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Bridge Design & Assessment

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The Code allows beams to be designed to fail at Ultimate Limit State.
Shear failure of a beam, with transverse web stiffeners, develops in three stages :

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Stage 1 Initially pure shear is developed within the unbuckled web.
 

Stage 2 A diagonal tension field is developed when the web has buckled.
 

Stage 3 Plastic hinges develop in the flanges which produce a mechanism for collapse to occur.


When the web buckles, at the limit of stage 1, the diagonal compressive stress in the web is assumed to be at at its maximum. The diagonal tensile stress is usually far from its maximum at this stage. If transverse web stiffeners are provided then the beam can carry additional load by truss action (stage 2).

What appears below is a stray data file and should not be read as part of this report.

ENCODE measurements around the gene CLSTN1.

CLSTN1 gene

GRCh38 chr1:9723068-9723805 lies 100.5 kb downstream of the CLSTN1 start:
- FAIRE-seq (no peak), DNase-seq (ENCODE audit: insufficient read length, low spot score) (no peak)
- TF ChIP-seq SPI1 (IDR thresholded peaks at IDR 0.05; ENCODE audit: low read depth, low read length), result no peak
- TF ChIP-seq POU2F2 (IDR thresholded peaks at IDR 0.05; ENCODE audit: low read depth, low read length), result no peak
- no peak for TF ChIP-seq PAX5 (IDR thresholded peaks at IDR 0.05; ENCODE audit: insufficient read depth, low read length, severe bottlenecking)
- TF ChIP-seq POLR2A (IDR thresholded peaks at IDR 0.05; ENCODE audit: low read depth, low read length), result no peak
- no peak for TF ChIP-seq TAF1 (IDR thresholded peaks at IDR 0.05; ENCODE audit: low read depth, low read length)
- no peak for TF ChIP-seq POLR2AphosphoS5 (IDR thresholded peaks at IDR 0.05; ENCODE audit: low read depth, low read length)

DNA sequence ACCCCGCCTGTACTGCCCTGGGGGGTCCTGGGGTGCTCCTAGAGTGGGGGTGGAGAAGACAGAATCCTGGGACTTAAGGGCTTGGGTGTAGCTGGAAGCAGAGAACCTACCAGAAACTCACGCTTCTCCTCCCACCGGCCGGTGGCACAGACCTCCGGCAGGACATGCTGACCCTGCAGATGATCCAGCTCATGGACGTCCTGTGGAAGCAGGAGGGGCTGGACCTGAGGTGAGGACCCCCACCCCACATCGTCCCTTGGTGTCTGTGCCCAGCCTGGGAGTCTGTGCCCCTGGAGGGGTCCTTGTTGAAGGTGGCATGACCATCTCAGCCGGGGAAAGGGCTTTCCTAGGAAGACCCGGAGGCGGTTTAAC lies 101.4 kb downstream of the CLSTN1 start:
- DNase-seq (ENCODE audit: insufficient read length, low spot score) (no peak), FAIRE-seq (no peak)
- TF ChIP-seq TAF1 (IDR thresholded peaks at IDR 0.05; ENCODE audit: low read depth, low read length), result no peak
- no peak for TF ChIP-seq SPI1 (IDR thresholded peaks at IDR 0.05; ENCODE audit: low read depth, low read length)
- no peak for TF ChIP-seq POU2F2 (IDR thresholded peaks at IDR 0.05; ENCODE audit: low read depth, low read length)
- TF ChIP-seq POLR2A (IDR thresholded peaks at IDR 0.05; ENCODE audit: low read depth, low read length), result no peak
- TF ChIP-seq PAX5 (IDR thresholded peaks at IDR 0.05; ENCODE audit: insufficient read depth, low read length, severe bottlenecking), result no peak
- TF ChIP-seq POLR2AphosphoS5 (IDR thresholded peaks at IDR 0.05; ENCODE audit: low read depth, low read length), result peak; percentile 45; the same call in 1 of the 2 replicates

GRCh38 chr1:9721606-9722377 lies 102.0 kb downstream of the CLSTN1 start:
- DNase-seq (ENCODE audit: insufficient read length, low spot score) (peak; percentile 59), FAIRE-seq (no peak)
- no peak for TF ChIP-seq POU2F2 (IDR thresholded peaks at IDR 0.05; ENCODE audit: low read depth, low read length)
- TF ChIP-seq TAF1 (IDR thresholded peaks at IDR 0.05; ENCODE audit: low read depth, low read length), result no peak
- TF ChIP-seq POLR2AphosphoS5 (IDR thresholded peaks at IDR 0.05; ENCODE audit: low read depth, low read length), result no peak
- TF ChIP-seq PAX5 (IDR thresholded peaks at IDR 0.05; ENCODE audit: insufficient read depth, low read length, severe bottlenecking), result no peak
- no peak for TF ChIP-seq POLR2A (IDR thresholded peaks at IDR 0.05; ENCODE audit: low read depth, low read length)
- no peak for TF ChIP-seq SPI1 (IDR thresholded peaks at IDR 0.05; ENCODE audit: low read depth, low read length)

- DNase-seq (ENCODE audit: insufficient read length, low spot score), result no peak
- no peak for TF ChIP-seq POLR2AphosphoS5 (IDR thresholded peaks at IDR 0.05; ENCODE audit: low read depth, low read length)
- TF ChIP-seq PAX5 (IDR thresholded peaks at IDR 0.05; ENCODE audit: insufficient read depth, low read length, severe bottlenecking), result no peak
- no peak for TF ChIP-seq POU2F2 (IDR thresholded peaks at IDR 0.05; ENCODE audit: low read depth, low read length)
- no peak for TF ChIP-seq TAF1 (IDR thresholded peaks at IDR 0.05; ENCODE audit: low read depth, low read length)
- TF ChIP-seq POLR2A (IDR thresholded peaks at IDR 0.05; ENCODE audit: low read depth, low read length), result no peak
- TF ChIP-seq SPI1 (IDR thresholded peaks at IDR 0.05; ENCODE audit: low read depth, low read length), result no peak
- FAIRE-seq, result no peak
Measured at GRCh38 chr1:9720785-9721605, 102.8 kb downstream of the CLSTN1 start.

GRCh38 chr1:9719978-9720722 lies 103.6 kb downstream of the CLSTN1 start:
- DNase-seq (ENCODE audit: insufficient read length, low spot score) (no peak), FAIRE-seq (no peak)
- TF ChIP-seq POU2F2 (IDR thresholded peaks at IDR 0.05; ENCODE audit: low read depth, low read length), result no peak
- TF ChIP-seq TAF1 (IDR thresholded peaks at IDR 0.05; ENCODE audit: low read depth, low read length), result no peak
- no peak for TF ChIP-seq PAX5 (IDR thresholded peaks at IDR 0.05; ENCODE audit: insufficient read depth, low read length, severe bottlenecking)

The web forms the tie members of the truss (with its spare tensile capacity), whilst the transverse stiffeners form the strut members. The formation of this truss action is referred to in the Code as "tension field action".
 

The top and bottom flanges act as the top and bottom chords of the truss. Bending of these members is increased as the tension in the web increases. Failure occurs when plastic hinges form in the flanges to produce a mechanism (stage 3).
Figures 11 to 17 in the Code enable the web to be designed to achieve an ultimate capacity utilising this mechaism failure. The term mfw in the graphs represents the plastic moment of resistance of the flanges. If Figure 11 (mfw = 0) is used for design then this will ensure that the plastic hinges are not developed in the flanges.
 

The design rules for determining the initial web section are :

  • From Clause 9.9.2.2
    Use Figure 11 (mfw = 0); this ensures that the flanges are prevented from buckling by tension field action.
  • Use a transverse stiffener spacing to web depth ratio of 1.
  • Use a web thickness with reserve capacity.

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Last Updated : 02/07/01
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